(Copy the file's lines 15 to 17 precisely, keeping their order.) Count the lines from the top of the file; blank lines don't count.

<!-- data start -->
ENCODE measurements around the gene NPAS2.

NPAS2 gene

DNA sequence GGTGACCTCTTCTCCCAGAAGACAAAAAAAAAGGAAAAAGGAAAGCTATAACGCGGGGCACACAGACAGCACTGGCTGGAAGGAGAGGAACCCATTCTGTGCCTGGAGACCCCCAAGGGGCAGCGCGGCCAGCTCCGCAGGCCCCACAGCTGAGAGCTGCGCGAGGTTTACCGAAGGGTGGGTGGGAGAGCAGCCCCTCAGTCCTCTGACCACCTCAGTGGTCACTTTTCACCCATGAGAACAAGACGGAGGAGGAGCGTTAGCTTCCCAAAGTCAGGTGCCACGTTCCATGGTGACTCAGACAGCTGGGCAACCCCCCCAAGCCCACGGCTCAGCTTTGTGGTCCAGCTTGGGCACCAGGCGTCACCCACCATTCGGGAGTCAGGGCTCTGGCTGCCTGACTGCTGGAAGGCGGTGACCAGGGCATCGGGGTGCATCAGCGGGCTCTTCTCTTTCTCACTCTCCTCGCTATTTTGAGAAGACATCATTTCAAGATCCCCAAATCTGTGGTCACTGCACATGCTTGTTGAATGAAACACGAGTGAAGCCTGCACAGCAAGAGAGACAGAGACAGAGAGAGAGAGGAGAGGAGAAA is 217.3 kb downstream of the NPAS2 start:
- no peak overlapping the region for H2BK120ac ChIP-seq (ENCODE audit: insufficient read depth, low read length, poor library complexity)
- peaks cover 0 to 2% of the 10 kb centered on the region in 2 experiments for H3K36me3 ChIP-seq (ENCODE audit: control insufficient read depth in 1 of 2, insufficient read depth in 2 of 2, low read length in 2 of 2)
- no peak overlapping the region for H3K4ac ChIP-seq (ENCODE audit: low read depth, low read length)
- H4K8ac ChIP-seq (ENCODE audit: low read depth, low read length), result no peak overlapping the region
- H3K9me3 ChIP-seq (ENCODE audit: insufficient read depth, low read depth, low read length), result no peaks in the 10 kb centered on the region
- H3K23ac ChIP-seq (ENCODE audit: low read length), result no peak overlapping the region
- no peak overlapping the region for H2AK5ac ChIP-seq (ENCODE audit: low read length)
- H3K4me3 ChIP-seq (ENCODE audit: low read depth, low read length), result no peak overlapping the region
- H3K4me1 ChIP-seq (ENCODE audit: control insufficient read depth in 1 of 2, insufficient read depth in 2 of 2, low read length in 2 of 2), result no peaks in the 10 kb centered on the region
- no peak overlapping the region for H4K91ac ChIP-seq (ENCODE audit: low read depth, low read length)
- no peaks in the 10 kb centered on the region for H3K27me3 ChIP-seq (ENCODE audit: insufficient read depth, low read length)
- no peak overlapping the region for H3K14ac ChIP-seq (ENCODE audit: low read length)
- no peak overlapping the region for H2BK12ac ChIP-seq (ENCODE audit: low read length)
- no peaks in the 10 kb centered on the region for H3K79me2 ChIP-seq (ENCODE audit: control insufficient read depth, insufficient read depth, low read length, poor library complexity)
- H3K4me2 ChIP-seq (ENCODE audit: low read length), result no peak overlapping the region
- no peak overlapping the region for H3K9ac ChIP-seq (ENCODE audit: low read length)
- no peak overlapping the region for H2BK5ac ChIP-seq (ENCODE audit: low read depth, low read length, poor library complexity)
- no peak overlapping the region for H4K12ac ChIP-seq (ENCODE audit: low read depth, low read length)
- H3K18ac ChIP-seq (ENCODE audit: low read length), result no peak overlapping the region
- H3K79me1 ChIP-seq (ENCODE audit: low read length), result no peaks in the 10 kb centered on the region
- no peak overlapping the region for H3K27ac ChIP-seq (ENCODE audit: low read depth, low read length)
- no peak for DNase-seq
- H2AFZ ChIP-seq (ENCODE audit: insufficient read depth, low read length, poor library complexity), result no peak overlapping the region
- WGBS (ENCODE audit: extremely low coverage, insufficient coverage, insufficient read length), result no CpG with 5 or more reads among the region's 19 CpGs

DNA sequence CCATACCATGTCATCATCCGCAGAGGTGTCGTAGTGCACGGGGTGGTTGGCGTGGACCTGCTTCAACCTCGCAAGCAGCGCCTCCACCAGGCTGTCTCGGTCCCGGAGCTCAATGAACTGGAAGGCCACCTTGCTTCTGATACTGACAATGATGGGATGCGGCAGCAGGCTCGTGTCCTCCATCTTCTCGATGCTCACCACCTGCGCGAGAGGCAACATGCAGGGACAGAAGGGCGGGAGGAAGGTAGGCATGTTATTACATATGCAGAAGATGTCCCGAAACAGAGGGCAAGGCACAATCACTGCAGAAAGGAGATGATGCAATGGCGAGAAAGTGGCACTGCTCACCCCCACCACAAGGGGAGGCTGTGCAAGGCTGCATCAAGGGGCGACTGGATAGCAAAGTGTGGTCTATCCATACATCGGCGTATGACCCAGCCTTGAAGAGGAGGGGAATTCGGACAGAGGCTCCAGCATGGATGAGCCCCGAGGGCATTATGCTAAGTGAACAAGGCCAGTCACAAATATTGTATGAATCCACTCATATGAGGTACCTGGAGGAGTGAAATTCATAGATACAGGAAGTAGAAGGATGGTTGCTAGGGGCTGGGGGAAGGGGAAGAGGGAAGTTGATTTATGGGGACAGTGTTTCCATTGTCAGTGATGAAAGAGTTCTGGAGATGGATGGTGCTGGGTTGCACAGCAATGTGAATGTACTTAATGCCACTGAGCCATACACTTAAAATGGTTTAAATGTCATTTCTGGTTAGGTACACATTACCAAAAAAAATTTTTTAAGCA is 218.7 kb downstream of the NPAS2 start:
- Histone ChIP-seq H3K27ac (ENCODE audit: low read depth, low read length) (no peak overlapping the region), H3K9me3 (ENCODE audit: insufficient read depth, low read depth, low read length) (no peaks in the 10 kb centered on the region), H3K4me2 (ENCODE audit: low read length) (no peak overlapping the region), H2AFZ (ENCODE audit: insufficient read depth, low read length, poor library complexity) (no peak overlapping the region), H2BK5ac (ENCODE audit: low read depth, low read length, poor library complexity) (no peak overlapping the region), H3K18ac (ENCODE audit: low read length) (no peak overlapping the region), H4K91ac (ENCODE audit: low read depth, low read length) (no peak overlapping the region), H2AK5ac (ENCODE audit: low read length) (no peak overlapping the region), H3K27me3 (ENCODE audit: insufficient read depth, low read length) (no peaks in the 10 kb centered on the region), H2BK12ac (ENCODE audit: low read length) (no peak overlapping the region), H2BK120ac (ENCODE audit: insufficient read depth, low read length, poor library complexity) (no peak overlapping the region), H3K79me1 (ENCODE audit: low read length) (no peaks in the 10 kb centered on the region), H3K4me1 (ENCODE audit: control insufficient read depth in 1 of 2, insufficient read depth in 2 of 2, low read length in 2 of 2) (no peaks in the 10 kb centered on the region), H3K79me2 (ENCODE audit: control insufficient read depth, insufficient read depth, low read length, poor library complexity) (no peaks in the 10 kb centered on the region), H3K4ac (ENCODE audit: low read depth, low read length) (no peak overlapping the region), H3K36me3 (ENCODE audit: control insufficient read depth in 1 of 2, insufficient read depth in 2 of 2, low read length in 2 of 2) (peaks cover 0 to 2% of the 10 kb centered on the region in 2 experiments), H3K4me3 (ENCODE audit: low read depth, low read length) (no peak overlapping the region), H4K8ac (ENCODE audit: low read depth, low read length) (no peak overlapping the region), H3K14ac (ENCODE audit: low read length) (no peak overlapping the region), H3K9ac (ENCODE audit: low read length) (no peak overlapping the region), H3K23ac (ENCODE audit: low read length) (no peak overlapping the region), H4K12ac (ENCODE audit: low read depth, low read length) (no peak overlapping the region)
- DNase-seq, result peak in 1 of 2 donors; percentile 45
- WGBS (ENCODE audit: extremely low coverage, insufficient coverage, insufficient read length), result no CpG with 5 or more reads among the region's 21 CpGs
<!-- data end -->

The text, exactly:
- no peak overlapping the region for H3K14ac ChIP-seq (ENCODE audit: low read length)
- no peak overlapping the region for H2BK12ac ChIP-seq (ENCODE audit: low read length)
- no peaks in the 10 kb centered on the region for H3K79me2 ChIP-seq (ENCODE audit: control insufficient read depth, insufficient read depth, low read length, poor library complexity)